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How to Build a Flagpole For Your Camp

SAFETY FIRST: Ask an adult to help with tools you haven't used before.


Show your colors by building a flagpole for your camp. It’s easy if you have the pioneering skills.


  • Two 15 to 20-foot spars about 4 inches in diameter
  • Four anchors
  • Mallet
  • Rope
  • Flag


Step One: Choose a spot for your flagpole, and lay both spars along the ground parallel with each other, with about a 4-5-foot overlap. The thickest, heaviest end of the biggest spar should be the bottom of the pole. The smallest spar will be the top of the pole.

Attach the two spars to each other by tying a clove hitch near the bottom of the smallest spar, and then wrapping the rope around both spars as tight as you can 15-20 times, then ending with a clove hitch around both spars. This is a round lashing.

Repeat the process at the top of the biggest spar.

Step Two: Attach two lengths of rope to the middle section of both spars with a lark’s head knot. These are the ropes that will hold your pole up.

Step Three: Attach a flag to your pole with a series of square knots. Raise your pole and lay the attached ropes out in a perimeter around the pole. Install anchors into the ground with the mallet at the bottom of each rope.

Step Four: Attach ropes to anchors with a taut-line hitch.

Step Five: Step back and salute the flag.

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9 Comments on How to Build a Flagpole For Your Camp

  1. My guy line ropes are only half long enough. I can’t use a lark’s head as illustrated in the video. Would a clove hitch be an adequate substitute?

  2. You can use a prussic to tie a pulley or biner to the top and run a line through it, you can raise and lower the flag instead of using the square or reef knots to attach the flag in one position.

  3. new backpacker // April 15, 2010 at 1:36 pm // Reply

    “that’s great because I’m a new scout and I might use it on upcoming camping trips thanks new backpacker.”

  4. cool and interesting way to make a flagpole

  5. This works fine, and it’s nice to see it in video. For my kids, all Cub Scouts, those stablizing ropes are deadly. We solved that by using a very short flagpole. It doesn’t go up 10 feet, and it’s dug into the ground and tamped down. And the flag is small. Everything’s undersized, but it keeps wind issues to a minimum and allows my scouts to do our pack ceremonies. Also, we put metal eyelets on the top and bottom of the pole so the rope can raise and lower the flag. We dig it back up again when we leave and place the grass, etc. back in the “hole,” and take apart our pole for the next trip, using it until the poles (cut sweetgum) rot.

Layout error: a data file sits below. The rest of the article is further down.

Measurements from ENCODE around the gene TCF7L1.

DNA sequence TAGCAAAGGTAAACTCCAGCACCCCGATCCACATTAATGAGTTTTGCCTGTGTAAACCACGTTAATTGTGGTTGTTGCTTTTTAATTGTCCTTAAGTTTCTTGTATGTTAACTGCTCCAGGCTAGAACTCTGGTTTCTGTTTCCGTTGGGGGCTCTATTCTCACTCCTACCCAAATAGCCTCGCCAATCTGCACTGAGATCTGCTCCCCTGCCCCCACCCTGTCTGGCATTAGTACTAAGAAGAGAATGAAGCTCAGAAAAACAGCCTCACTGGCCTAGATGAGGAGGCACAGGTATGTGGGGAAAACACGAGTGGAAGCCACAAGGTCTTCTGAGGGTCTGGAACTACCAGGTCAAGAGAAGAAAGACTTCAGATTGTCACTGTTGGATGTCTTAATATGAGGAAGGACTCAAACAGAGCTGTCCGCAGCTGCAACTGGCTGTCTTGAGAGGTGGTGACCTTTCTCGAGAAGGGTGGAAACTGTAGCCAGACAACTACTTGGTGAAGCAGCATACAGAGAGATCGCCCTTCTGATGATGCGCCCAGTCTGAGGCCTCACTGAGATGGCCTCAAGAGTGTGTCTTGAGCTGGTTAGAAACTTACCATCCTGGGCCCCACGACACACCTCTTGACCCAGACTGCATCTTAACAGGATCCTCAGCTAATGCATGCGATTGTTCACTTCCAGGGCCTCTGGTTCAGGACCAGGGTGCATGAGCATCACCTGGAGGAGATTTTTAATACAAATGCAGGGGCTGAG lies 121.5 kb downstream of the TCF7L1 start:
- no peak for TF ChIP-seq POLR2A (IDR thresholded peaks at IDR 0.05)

6. Citizenship Rank Requirement woodles 538 // August 19, 2009 at 10:28 am // Reply

    What flag is permitted to fly higher than the United States Flag on a flag pole? When four flags are flying, how are they displayed on a flag pole–United States Flag, State Flag, County Flag and Chaplain’s Flag? How is the United States Flag displayed at the United Nations Conference Center which is located on United States soil like in New York City, New York?

    • TTC Camper // June 26, 2011 at 5:04 pm // Reply

      Only one “flag” is aloud to fly above the US Flag. That is the chaplin’s pennet during religious services onboard US Navy ships. Flags of other sovreign nations fly at the same height. Check in the Webelos Handbook under the Citizens Activity Badge for other ways to properly display “Old Glory” and check with your local VFW Post they publish a great pamphlet on flag etiquet

  7. Seriousjoe // June 24, 2009 at 5:18 pm // Reply

    It works in wind up to 18.63 mph. Any breeze above that, and you’re out of luck.

  8. patrol leader 5 // March 8, 2009 at 11:35 am // Reply

    I agree with SPL, does it work in the wind or will it fall over?

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